Companies That Violate Workers' Rights Don't Get To Rob Them Of Their Day In Court, Too

11/12/2015 06:32 pm ET Updated Nov 12, 2016

Last week The New York Times published a groundbreaking investigative series on forced arbitration, "Beware The Fine Print," that shines a bright light on this pernicious--and growing--corporate practice. By doing so, the NYT and its reporters have performed an important public service by exposing how big business is gaming America's civil justice system and depriving millions of workers access to the courts when they violate our nation's employment and civil rights laws. Forced arbitration is one of the most significant threats to the protection, enforcement, and vindication of employee rights.

Congress has enacted laws to protect America's workers from discrimination, harassment, retaliation, wage theft, and unsafe workplaces. All of these laws exemplify our nation's values that everyone should be treated equally, paid fairly, provided safe working conditions, and to be able to access the courts when their rights are violated. When a corporation's wrongdoing is widespread among its workforce, the ability of workers to join together is essential for the effective vindication of their rights.

Allowing corporations to use forced arbitration and class action waivers to shield themselves from public accountability when they break the law undermines the enforcement of our employment and civil rights laws. Unlike America's public civil justice system, the private and confidential nature of forced arbitration prevents corrective actions that can be taken by the courts and Congress to ensure that our country's workplace laws are enforced as Congress intended. Imagine, for example, what would have happened if Lilly Ledbetter had been forced to arbitrate her equal pay claim against Goodyear Tire and Rubber Co. before a secret tribunal. Her case would have never seen the light of day and the Lilly Ledbetter Fair Pay Act would not have been the first bill President Barack Obama signed into law after he took office. Recognizing the unfairness of forced arbitration, last year the President issued the Fair Pay and Safe Workplaces Executive Order barring companies seeking federal contracts of $1 million or more from forcing their workers to arbitrate sexual discrimination, harassment, or assault claims.

Arbitration--when it is knowingly and voluntarily agreed to, when the employee can weigh the relative merits of going to court or arbitration, when the arbitrator presiding over the dispute is truly neutral, and when adequate safeguards of fairness and due process govern the process--may be a legitimate option for resolving workplace disputes. As the NYT authors correctly point out, however, forced arbitration lacks many of these fundamental elements of fairness.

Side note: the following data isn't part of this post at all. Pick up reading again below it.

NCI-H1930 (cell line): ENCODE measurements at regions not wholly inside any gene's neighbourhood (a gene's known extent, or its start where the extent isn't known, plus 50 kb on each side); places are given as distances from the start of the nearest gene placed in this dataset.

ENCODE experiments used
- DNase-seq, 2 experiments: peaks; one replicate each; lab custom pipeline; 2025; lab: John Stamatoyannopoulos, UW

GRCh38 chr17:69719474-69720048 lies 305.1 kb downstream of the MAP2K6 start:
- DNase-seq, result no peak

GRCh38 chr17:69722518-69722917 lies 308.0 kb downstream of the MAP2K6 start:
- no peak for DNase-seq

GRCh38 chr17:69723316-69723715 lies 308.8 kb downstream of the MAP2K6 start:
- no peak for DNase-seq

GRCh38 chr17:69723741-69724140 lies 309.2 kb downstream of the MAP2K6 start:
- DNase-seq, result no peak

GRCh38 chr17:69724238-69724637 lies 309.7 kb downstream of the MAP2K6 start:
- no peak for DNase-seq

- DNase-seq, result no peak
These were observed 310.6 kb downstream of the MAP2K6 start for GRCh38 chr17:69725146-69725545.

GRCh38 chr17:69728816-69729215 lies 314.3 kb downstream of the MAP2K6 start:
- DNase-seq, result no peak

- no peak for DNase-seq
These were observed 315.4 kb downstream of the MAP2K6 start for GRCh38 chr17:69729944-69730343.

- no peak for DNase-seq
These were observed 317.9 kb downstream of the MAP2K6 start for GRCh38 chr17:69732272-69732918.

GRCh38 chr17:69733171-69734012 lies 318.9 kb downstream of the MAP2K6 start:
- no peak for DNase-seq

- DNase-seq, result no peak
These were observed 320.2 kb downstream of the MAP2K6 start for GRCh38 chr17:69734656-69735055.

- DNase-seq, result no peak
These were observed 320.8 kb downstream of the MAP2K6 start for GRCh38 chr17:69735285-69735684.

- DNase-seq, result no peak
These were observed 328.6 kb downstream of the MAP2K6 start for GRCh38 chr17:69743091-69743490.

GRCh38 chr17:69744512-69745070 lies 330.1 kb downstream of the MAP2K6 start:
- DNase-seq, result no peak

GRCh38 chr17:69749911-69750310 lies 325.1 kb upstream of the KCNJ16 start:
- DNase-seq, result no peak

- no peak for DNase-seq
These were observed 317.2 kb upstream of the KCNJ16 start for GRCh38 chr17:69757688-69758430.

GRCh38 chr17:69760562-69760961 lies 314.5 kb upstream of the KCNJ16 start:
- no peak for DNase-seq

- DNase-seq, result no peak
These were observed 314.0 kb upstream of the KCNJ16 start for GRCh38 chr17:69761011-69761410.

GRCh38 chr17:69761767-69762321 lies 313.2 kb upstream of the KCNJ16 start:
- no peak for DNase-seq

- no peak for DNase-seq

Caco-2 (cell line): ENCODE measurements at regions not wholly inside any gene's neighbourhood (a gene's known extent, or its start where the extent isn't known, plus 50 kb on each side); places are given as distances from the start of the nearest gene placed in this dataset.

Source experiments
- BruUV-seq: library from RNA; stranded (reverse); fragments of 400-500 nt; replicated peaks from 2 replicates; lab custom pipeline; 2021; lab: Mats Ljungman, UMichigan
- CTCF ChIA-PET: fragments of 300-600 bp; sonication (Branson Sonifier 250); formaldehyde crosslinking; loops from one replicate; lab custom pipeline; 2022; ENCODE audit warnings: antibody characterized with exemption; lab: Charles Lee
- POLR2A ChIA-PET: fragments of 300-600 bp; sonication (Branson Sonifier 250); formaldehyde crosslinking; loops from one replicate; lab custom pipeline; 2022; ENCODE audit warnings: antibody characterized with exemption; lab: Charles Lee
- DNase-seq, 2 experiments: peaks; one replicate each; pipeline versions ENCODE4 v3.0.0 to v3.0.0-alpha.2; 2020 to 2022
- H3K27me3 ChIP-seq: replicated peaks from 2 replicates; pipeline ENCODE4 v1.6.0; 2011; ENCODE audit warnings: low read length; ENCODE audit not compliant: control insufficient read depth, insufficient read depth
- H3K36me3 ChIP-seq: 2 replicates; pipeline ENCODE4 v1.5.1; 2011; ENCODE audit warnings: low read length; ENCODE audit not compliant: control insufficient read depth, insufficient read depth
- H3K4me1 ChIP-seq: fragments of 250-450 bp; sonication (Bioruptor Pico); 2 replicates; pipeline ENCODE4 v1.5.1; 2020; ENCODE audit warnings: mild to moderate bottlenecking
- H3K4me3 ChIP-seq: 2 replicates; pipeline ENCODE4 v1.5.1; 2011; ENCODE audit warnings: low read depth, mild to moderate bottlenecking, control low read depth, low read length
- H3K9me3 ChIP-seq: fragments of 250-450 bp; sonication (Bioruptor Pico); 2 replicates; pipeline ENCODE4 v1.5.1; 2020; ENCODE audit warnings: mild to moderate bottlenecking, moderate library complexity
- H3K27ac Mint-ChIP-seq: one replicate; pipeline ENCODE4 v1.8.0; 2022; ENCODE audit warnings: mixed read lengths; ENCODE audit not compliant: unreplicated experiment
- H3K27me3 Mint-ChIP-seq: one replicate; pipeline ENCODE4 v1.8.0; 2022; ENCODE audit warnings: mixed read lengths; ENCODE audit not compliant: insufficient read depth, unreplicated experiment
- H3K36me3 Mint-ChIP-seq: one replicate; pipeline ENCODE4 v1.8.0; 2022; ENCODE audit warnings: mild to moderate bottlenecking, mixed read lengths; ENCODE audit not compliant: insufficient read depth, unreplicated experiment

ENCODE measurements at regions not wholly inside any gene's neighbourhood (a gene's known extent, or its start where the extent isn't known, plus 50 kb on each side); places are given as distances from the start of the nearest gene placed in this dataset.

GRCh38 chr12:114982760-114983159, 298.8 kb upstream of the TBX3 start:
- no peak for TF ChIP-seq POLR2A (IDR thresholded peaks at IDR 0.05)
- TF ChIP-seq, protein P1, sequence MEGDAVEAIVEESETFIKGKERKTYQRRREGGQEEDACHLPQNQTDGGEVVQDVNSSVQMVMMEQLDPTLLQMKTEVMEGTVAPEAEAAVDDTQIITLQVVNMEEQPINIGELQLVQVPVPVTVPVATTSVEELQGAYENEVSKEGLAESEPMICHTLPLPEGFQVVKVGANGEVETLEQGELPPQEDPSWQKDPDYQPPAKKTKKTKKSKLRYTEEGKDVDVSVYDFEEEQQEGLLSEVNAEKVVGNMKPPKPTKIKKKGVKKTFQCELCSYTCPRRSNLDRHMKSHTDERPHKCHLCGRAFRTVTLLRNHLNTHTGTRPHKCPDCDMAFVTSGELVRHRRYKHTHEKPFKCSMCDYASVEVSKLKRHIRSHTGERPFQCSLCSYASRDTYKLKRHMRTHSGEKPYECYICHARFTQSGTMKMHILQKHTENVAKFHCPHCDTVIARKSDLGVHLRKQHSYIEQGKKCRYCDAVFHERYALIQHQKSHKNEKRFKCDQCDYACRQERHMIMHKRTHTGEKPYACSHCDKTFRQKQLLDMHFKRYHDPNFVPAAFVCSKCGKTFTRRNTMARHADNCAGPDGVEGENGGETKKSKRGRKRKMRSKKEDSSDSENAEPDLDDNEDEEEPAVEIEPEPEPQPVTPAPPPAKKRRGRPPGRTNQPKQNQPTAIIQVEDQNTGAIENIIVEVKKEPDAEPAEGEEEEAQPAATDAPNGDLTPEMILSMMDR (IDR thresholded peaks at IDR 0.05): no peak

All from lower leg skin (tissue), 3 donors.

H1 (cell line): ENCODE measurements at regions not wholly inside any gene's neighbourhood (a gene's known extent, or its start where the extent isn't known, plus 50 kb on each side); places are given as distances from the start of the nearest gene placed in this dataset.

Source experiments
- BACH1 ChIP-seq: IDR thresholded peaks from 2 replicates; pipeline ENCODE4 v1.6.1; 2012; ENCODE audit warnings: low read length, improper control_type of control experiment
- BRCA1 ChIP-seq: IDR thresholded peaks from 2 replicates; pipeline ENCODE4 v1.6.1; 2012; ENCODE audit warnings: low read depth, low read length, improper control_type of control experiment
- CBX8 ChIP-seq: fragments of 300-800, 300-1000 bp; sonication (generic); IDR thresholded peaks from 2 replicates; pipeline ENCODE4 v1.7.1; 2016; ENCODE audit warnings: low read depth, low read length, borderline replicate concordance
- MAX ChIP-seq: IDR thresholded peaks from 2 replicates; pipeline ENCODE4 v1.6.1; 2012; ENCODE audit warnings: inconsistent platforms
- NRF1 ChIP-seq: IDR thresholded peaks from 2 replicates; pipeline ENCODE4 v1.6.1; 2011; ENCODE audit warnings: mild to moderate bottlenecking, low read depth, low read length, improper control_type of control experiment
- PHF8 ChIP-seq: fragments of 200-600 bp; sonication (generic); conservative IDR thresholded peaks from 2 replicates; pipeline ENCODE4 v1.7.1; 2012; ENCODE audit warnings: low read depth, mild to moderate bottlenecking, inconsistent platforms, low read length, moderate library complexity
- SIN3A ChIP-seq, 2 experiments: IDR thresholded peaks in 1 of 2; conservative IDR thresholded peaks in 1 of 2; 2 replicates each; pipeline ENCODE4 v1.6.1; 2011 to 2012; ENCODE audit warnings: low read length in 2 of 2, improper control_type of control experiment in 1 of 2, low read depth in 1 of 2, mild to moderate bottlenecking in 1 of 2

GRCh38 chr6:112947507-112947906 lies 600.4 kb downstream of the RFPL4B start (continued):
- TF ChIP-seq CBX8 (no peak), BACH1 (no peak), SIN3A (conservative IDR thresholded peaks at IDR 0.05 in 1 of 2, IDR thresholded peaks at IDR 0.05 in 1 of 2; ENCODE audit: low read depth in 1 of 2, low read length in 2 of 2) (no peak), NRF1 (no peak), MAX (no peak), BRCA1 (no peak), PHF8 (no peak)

It is disingenuous for companies to characterize forced arbitration as an "agreement" or a "choice" by their workers. The reality is that most workers have no power to negotiate the terms of "take-it-or-leave-it" forced arbitration clauses. Forced arbitration clauses are typically imposed by corporations on employees as a condition of getting or keeping a job. Since most people must work to support themselves and their families, walking away from a job is not a realistic choice.

According to a 2009 study by The Employee Rights Advocacy Institute For Law & Policy and Public Citizen, the overwhelming number of workers who are subject to forced arbitration clauses were unaware that they were giving up their right to take their employer to court and did not remember seeing anything about forced arbitration in their employment papers. The study also found that even if workers were aware of a forced arbitration provision, almost 75% of them thought they could still take their employer to court.

If forced arbitration is as truly fair and beneficial to workers as corporations contend, then why must they mandate it as a condition of employment? Why are forced arbitration clauses buried in the fine print of employment applications, contracts, and handbooks? Why don't corporations offer arbitration to their employees as one option for dispute resolution, giving them the choice of consenting to or rejecting it without fear of losing their jobs? Judge Berle M. Schiller, who was profiled in the NYT special report, answered these questions in a recent opinion: "There is a reason that arbitration is the favored venue of many businesses for deciding employment disputes, and it is not to ensure that employees are afforded the best chance to have their claims adjudicated by a judge or jury picked from the community."

Ending forced arbitration in the workplace can be a reality without the sky falling. Congress has already passed laws, with bipartisan support, to ban forced arbitration of disputes involving auto dealers, poultry and livestock producers, and certain employees of federal defense contractors. The time has come for Congress to outlaw forced arbitration for all of America's workers. The Arbitration Fairness Act (AFA) of 2015 was introduced earlier this year in Congress. It would make forced arbitration of employment, consumer, anti-trust, and civil rights claims unlawful and would restore the rights of workers and consumers to seek justice in our courts.

Anyone who believes that corporations should not be given the power to impose forced arbitration--which is rigged in their favor and against individuals--should urge their Members of Congress to support and pass the AFA.